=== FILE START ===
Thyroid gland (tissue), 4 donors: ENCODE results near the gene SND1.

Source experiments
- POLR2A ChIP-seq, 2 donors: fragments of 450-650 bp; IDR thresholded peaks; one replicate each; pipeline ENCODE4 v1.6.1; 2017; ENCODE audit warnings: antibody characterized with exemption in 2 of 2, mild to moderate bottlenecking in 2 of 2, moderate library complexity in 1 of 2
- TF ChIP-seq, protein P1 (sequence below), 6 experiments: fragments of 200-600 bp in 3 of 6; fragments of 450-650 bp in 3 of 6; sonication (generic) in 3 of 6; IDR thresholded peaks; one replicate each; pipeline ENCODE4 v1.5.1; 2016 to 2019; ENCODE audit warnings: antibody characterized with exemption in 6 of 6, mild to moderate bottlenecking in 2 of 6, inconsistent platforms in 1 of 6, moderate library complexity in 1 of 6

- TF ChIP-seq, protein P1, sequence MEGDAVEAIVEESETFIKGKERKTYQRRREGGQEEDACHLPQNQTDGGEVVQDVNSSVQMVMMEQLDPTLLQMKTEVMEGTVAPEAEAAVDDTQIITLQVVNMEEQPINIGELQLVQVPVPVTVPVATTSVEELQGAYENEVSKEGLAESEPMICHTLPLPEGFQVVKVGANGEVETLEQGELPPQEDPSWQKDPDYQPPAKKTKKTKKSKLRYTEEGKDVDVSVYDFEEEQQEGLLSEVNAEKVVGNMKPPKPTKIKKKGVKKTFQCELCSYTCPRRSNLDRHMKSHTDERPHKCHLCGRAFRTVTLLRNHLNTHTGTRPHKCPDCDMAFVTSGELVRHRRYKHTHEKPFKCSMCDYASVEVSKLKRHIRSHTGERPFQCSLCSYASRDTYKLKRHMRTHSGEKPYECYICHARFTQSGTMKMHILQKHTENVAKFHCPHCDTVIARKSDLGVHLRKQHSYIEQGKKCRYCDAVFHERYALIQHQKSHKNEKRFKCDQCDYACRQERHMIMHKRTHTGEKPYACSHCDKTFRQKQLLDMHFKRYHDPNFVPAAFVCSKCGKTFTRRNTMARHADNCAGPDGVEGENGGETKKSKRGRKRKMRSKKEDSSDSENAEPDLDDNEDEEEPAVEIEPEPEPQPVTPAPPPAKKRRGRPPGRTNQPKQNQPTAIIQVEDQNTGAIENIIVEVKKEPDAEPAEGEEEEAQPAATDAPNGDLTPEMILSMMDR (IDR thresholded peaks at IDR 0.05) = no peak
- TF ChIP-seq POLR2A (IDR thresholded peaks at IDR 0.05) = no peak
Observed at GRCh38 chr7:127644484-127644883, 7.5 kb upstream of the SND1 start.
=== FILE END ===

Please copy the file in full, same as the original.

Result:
Thyroid gland (tissue), 4 donors: ENCODE results near the gene SND1.

Source experiments
- POLR2A ChIP-seq, 2 donors: fragments of 450-650 bp; IDR thresholded peaks; one replicate each; pipeline ENCODE4 v1.6.1; 2017; ENCODE audit warnings: antibody characterized with exemption in 2 of 2, mild to moderate bottlenecking in 2 of 2, moderate library complexity in 1 of 2
- TF ChIP-seq, protein P1 (sequence below), 6 experiments: fragments of 200-600 bp in 3 of 6; fragments of 450-650 bp in 3 of 6; sonication (generic) in 3 of 6; IDR thresholded peaks; one replicate each; pipeline ENCODE4 v1.5.1; 2016 to 2019; ENCODE audit warnings: antibody characterized with exemption in 6 of 6, mild to moderate bottlenecking in 2 of 6, inconsistent platforms in 1 of 6, moderate library complexity in 1 of 6

- TF ChIP-seq, protein P1, sequence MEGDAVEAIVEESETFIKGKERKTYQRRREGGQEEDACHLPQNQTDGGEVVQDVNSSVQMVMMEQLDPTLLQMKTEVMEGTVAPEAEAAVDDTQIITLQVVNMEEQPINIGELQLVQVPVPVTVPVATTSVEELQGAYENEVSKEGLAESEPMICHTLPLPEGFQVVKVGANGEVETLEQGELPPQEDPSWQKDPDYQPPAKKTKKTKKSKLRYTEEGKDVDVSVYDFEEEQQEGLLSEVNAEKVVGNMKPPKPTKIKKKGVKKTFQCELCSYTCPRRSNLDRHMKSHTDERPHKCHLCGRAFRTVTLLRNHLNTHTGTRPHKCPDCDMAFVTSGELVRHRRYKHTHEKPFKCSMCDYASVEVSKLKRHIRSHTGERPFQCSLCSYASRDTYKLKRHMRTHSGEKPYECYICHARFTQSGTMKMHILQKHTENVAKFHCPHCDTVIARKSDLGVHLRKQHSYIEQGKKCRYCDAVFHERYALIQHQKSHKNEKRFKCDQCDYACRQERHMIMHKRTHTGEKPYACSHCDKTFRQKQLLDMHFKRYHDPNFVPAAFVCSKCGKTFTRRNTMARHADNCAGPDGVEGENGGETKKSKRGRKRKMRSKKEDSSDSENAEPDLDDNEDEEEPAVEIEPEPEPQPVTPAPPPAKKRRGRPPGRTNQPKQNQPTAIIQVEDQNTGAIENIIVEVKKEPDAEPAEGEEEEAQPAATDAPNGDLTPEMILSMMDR (IDR thresholded peaks at IDR 0.05) = no peak
- TF ChIP-seq POLR2A (IDR thresholded peaks at IDR 0.05) = no peak
Observed at GRCh38 chr7:127644484-127644883, 7.5 kb upstream of the SND1 start.